Take the 2-minute tour ×
Stack Overflow is a question and answer site for professional and enthusiast programmers. It's 100% free, no registration required.

I am trying to convert from an int to a string but I am having trouble. I followed the execution through the debugger and the string 'myT' gets the value of 'sum' but the 'if' statement does not work correctly if the 'sum' is 10,11,12. Should I not be using a primitive int type to store the number? Also, both methods I tried (see commented-out code) fail to follow the true path of the 'if' statement. Thanks!

int x = [my1 intValue]; 
	int y = [my2 intValue]; 
	int sum = x+y;
	//myT = [NSString stringWithFormat:@"%d", sum];
	myT = [[NSNumber numberWithInt:sum] stringValue];

	if(myT==@"10" || myT==@"11" || myT==@"12")
		action = @"numGreaterThanNine";
share|improve this question
Is there a reason you're putting the integer into a string? It would be so much easier to write your test as if (sum >= 10 && sum <= 12) –  Alex Jul 9 '09 at 16:17
If the answers bellow confuse you, check out this related question: stackoverflow.com/questions/3414644/… –  Florin Dec 15 '10 at 13:18

5 Answers 5

up vote 16 down vote accepted

The commented out version is the more correct way to do this.

If you use the == operator on strings, you're comparing the strings' addresses (where they're allocated in memory) rather than the values of the strings. This is very occasional useful (it indicates you have the exact same string object), but 99% of the time you want to compare the values, which you do like so:

if([myT isEqualToString:@"10"] || [myT isEqualToString:@"11"] || [myT isEqualToString:@"12"])
share|improve this answer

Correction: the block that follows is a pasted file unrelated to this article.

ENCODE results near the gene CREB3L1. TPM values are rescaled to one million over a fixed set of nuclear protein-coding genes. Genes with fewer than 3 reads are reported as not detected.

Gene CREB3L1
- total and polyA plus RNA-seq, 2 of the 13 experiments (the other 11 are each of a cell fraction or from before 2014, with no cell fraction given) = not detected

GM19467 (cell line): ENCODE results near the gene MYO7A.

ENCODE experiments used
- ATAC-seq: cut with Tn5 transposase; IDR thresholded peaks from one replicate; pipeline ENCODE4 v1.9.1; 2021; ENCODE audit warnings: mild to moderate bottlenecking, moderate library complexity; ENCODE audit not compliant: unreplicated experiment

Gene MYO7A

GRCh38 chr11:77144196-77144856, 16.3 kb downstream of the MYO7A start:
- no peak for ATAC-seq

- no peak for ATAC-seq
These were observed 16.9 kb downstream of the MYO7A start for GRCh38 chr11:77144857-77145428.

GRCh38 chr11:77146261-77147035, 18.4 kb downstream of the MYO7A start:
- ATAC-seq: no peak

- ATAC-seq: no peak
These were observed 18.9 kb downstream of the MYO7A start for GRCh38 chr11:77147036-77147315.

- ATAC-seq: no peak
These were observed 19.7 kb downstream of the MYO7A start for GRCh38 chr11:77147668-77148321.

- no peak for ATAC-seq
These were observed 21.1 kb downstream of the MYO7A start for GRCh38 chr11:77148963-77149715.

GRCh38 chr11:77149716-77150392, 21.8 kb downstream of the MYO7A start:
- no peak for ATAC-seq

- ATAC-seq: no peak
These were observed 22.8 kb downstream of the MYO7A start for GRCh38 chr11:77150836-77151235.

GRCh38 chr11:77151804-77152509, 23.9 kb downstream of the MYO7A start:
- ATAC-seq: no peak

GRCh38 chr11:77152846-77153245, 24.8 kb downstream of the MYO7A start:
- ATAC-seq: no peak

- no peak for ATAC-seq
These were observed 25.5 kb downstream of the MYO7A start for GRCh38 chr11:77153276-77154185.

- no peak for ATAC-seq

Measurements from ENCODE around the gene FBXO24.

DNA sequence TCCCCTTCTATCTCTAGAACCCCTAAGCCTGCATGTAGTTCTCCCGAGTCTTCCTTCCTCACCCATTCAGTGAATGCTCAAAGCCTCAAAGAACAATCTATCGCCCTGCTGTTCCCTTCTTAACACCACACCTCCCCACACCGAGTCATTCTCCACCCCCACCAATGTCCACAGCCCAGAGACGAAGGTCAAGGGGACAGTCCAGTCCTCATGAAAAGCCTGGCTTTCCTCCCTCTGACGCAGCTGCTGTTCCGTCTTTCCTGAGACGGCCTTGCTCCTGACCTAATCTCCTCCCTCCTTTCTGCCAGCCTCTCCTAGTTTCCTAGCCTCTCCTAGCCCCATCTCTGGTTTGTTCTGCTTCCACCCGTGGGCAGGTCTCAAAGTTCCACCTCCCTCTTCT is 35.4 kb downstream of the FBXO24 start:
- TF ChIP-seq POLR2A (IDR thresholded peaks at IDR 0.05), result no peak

Slight typo, a missing : in the 2nd comparison. –  marcc Jul 9 '09 at 16:07

If you just need an int to a string as you suggest, I've found the easiest way is to do as below:

[NSString stringWithFormat:@"%d",numberYouAreTryingToConvert]
share|improve this answer

How about using the new literals syntax (XCode >= 4.4), its a little more compact.

int myInt = 1;

NSString* myString = [@(myInt) stringValue];

(Boxes it up as a NSNumber and uses its stringValue method)

share|improve this answer
pretty neat! I'm gonna use it. thanks –  Claus Jun 5 '13 at 22:10
Please upvote this. This is far more simpler that other proposed versions! –  Ravindranath Akila Mar 24 at 3:29
@RavindranathAkila - stringWithFormat is more flexible / powerful and should be used in general. This is just a shortcut if its a simple conversion you are after. –  Robert Mar 24 at 9:52
Thanks. Indeed, i was looking for a non-verbose approach :-) –  Ravindranath Akila Mar 25 at 4:19

"==" shouldn't be used to compare objects in your if. For NSString use isEqualToString: to compare them.

share|improve this answer
I found that out the hard way –  ExceptionSlayer Oct 18 '11 at 7:11
int val1 = [textBox1.text integerValue];
int val2 = [textBox2.text integerValue];

int resultValue = val1 * val2;

textBox3.text = [NSString stringWithFormat: @"%d", resultValue];
share|improve this answer

Your Answer


By posting your answer, you agree to the privacy policy and terms of service.

Not the answer you're looking for? Browse other questions tagged or ask your own question.